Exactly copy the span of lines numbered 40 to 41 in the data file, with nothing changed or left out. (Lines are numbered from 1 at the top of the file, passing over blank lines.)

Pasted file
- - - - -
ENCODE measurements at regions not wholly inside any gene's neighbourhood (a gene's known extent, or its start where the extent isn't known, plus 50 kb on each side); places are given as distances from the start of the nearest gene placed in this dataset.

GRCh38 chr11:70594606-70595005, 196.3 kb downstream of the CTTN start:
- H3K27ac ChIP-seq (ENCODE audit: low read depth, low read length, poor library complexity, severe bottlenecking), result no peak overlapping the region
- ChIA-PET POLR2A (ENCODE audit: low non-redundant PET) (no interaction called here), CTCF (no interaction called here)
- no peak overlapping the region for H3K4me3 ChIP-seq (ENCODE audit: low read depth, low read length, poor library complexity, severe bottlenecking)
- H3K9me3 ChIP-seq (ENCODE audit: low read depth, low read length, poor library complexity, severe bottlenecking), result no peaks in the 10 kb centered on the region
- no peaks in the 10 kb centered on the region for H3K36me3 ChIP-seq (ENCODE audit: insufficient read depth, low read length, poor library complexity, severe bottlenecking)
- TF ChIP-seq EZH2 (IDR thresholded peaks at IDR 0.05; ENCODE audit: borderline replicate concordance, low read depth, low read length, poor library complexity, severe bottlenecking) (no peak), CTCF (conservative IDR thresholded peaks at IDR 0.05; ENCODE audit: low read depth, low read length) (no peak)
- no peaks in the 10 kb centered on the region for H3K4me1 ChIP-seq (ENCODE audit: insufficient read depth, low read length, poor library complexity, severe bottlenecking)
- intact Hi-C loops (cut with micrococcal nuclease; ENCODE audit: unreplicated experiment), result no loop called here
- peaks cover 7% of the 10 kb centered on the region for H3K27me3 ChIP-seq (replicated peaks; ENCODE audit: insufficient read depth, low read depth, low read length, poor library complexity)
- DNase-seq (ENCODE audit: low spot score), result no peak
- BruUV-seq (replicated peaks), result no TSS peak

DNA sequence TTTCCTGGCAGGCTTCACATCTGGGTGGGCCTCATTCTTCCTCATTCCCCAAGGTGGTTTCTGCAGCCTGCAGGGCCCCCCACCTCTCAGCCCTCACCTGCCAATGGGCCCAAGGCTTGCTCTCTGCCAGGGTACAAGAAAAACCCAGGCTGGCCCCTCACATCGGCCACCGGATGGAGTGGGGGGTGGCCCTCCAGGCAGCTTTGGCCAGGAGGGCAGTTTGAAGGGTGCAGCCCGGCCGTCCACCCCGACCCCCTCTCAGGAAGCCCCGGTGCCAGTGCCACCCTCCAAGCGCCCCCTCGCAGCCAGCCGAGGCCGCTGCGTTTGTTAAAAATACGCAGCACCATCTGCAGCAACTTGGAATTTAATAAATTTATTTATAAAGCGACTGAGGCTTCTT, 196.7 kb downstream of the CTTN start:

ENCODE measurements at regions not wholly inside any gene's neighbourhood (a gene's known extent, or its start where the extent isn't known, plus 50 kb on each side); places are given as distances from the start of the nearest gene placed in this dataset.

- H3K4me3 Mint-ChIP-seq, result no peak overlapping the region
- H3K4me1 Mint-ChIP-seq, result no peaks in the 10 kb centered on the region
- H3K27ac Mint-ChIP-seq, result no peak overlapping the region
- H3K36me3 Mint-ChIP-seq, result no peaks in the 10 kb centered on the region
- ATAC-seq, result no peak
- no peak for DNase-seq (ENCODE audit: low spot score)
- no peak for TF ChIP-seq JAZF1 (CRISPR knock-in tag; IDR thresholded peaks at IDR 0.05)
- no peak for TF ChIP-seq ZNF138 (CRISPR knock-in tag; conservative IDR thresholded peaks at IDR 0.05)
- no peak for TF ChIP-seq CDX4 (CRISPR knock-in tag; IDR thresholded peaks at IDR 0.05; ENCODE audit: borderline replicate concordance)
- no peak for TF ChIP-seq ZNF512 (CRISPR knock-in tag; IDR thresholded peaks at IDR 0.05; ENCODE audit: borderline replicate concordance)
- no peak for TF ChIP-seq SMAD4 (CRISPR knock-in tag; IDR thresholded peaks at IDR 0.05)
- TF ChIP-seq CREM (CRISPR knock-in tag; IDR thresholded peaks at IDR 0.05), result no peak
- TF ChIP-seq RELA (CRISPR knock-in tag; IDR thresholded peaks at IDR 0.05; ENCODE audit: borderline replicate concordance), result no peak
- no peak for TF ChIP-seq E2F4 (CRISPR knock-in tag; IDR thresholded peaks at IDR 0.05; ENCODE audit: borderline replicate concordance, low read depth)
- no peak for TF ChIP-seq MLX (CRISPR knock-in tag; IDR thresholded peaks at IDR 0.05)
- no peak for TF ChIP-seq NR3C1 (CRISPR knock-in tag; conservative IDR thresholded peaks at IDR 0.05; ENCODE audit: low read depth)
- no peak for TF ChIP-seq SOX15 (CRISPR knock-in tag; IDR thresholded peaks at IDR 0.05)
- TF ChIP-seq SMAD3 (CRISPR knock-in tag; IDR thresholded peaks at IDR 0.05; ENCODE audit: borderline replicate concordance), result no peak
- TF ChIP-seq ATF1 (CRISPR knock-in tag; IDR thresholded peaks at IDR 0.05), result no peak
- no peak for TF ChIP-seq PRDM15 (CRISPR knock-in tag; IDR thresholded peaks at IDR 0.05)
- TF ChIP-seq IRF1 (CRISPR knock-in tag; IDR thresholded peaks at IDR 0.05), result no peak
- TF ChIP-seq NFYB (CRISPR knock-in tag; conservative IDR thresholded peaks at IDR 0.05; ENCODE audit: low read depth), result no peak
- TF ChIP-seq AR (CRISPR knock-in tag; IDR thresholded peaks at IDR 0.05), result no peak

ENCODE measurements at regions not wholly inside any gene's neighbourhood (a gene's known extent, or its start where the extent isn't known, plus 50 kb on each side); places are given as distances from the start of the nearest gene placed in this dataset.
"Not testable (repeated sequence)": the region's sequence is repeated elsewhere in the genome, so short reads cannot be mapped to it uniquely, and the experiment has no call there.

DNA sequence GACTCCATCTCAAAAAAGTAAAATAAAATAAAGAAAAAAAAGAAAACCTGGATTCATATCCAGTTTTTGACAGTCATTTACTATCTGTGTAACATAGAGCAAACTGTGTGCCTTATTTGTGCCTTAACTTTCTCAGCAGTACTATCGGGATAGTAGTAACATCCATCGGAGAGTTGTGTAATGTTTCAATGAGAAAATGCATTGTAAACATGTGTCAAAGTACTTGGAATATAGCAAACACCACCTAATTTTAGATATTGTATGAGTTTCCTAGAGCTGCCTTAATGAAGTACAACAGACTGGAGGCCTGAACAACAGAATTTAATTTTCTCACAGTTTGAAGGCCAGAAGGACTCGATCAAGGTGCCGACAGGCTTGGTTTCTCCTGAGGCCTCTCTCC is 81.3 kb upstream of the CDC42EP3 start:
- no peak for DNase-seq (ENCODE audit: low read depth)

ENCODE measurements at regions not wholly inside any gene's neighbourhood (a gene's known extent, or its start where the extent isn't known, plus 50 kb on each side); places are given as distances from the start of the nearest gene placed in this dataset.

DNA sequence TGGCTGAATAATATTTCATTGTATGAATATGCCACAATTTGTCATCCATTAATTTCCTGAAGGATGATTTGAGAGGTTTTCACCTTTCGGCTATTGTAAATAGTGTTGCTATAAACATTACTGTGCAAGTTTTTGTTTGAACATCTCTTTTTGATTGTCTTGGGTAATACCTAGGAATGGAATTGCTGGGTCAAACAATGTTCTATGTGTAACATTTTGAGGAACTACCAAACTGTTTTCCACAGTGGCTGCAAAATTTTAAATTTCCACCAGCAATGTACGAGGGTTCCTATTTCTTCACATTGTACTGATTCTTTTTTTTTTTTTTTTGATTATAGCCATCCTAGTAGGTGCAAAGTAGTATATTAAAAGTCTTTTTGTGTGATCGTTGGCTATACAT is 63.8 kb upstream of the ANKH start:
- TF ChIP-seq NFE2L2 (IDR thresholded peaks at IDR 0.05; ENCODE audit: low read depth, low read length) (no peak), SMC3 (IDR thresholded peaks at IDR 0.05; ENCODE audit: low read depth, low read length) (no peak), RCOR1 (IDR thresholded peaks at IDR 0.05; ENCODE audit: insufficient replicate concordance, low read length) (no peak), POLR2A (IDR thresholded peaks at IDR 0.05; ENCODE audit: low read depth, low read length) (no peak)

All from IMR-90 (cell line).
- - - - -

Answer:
"Not testable (repeated sequence)": the region's sequence is repeated elsewhere in the genome, so short reads cannot be mapped to it uniquely, and the experiment has no call there.

DNA sequence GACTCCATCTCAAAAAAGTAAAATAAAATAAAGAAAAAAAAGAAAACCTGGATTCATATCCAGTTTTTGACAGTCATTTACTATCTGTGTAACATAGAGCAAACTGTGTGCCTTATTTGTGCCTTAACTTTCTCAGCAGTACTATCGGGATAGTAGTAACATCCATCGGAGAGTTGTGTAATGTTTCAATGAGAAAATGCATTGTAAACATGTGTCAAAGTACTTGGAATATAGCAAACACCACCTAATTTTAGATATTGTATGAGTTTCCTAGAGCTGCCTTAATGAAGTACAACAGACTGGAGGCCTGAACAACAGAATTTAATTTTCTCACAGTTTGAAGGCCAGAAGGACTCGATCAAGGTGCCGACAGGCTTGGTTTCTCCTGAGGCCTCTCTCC is 81.3 kb upstream of the CDC42EP3 start: